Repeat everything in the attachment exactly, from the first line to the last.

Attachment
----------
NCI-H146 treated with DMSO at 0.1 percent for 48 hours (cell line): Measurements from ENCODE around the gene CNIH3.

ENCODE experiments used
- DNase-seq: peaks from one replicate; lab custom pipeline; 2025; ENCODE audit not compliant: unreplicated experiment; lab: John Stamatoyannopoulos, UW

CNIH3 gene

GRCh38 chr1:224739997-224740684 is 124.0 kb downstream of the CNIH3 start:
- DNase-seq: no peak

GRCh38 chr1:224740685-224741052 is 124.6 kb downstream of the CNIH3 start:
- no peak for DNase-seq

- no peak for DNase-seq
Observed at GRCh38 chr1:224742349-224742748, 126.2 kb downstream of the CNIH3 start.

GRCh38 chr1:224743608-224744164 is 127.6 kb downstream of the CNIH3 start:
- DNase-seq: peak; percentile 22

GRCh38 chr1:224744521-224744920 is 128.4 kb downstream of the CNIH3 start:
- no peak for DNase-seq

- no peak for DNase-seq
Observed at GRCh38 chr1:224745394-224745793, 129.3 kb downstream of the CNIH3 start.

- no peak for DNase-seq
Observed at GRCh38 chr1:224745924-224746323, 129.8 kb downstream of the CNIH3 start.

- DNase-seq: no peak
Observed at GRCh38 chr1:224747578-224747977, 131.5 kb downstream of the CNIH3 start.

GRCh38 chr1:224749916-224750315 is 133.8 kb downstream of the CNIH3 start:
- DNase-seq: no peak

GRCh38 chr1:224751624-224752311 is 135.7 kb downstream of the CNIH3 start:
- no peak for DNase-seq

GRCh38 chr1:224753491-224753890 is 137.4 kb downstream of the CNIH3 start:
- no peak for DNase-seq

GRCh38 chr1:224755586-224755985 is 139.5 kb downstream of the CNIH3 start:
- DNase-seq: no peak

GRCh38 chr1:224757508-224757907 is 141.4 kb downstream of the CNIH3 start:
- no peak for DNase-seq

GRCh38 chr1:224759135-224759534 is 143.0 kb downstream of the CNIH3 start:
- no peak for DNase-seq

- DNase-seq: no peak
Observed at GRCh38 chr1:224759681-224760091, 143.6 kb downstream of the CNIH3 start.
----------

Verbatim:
NCI-H146 treated with DMSO at 0.1 percent for 48 hours (cell line): Measurements from ENCODE around the gene CNIH3.

ENCODE experiments used
- DNase-seq: peaks from one replicate; lab custom pipeline; 2025; ENCODE audit not compliant: unreplicated experiment; lab: John Stamatoyannopoulos, UW

CNIH3 gene

GRCh38 chr1:224739997-224740684 is 124.0 kb downstream of the CNIH3 start:
- DNase-seq: no peak

GRCh38 chr1:224740685-224741052 is 124.6 kb downstream of the CNIH3 start:
- no peak for DNase-seq

- no peak for DNase-seq
Observed at GRCh38 chr1:224742349-224742748, 126.2 kb downstream of the CNIH3 start.

GRCh38 chr1:224743608-224744164 is 127.6 kb downstream of the CNIH3 start:
- DNase-seq: peak; percentile 22

GRCh38 chr1:224744521-224744920 is 128.4 kb downstream of the CNIH3 start:
- no peak for DNase-seq

- no peak for DNase-seq
Observed at GRCh38 chr1:224745394-224745793, 129.3 kb downstream of the CNIH3 start.

- no peak for DNase-seq
Observed at GRCh38 chr1:224745924-224746323, 129.8 kb downstream of the CNIH3 start.

- DNase-seq: no peak
Observed at GRCh38 chr1:224747578-224747977, 131.5 kb downstream of the CNIH3 start.

GRCh38 chr1:224749916-224750315 is 133.8 kb downstream of the CNIH3 start:
- DNase-seq: no peak

GRCh38 chr1:224751624-224752311 is 135.7 kb downstream of the CNIH3 start:
- no peak for DNase-seq

GRCh38 chr1:224753491-224753890 is 137.4 kb downstream of the CNIH3 start:
- no peak for DNase-seq

GRCh38 chr1:224755586-224755985 is 139.5 kb downstream of the CNIH3 start:
- DNase-seq: no peak

GRCh38 chr1:224757508-224757907 is 141.4 kb downstream of the CNIH3 start:
- no peak for DNase-seq

GRCh38 chr1:224759135-224759534 is 143.0 kb downstream of the CNIH3 start:
- no peak for DNase-seq

- DNase-seq: no peak
Observed at GRCh38 chr1:224759681-224760091, 143.6 kb downstream of the CNIH3 start.